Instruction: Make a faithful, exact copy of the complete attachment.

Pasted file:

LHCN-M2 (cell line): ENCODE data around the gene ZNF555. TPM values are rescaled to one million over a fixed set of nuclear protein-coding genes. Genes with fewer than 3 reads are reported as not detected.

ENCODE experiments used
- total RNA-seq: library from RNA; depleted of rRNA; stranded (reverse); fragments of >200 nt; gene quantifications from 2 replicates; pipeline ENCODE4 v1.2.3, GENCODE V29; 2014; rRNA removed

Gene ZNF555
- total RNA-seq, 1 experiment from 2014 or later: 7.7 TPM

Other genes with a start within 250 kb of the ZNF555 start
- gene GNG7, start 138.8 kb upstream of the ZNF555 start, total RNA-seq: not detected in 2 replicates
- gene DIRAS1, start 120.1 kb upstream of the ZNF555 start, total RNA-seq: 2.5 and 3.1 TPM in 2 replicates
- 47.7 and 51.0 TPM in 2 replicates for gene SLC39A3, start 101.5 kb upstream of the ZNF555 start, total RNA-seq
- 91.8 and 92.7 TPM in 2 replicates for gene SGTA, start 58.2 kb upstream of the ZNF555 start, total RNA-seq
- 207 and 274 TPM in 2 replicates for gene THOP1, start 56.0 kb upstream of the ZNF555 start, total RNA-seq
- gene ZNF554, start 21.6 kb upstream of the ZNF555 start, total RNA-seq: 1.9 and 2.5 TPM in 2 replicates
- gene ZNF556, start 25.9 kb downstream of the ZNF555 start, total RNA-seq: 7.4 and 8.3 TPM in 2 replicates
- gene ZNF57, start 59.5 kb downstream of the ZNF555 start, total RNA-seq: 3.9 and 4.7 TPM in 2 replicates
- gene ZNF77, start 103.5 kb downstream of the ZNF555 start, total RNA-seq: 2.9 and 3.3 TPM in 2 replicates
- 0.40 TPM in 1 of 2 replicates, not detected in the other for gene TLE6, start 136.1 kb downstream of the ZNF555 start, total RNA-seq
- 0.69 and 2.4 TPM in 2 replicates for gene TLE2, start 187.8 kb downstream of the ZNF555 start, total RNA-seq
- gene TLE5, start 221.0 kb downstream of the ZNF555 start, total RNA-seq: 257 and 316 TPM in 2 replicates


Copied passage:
LHCN-M2 (cell line): ENCODE data around the gene ZNF555. TPM values are rescaled to one million over a fixed set of nuclear protein-coding genes. Genes with fewer than 3 reads are reported as not detected.

ENCODE experiments used
- total RNA-seq: library from RNA; depleted of rRNA; stranded (reverse); fragments of >200 nt; gene quantifications from 2 replicates; pipeline ENCODE4 v1.2.3, GENCODE V29; 2014; rRNA removed

Gene ZNF555
- total RNA-seq, 1 experiment from 2014 or later: 7.7 TPM

Other genes with a start within 250 kb of the ZNF555 start
- gene GNG7, start 138.8 kb upstream of the ZNF555 start, total RNA-seq: not detected in 2 replicates
- gene DIRAS1, start 120.1 kb upstream of the ZNF555 start, total RNA-seq: 2.5 and 3.1 TPM in 2 replicates
- 47.7 and 51.0 TPM in 2 replicates for gene SLC39A3, start 101.5 kb upstream of the ZNF555 start, total RNA-seq
- 91.8 and 92.7 TPM in 2 replicates for gene SGTA, start 58.2 kb upstream of the ZNF555 start, total RNA-seq
- 207 and 274 TPM in 2 replicates for gene THOP1, start 56.0 kb upstream of the ZNF555 start, total RNA-seq
- gene ZNF554, start 21.6 kb upstream of the ZNF555 start, total RNA-seq: 1.9 and 2.5 TPM in 2 replicates
- gene ZNF556, start 25.9 kb downstream of the ZNF555 start, total RNA-seq: 7.4 and 8.3 TPM in 2 replicates
- gene ZNF57, start 59.5 kb downstream of the ZNF555 start, total RNA-seq: 3.9 and 4.7 TPM in 2 replicates
- gene ZNF77, start 103.5 kb downstream of the ZNF555 start, total RNA-seq: 2.9 and 3.3 TPM in 2 replicates
- 0.40 TPM in 1 of 2 replicates, not detected in the other for gene TLE6, start 136.1 kb downstream of the ZNF555 start, total RNA-seq
- 0.69 and 2.4 TPM in 2 replicates for gene TLE2, start 187.8 kb downstream of the ZNF555 start, total RNA-seq
- gene TLE5, start 221.0 kb downstream of the ZNF555 start, total RNA-seq: 257 and 316 TPM in 2 replicates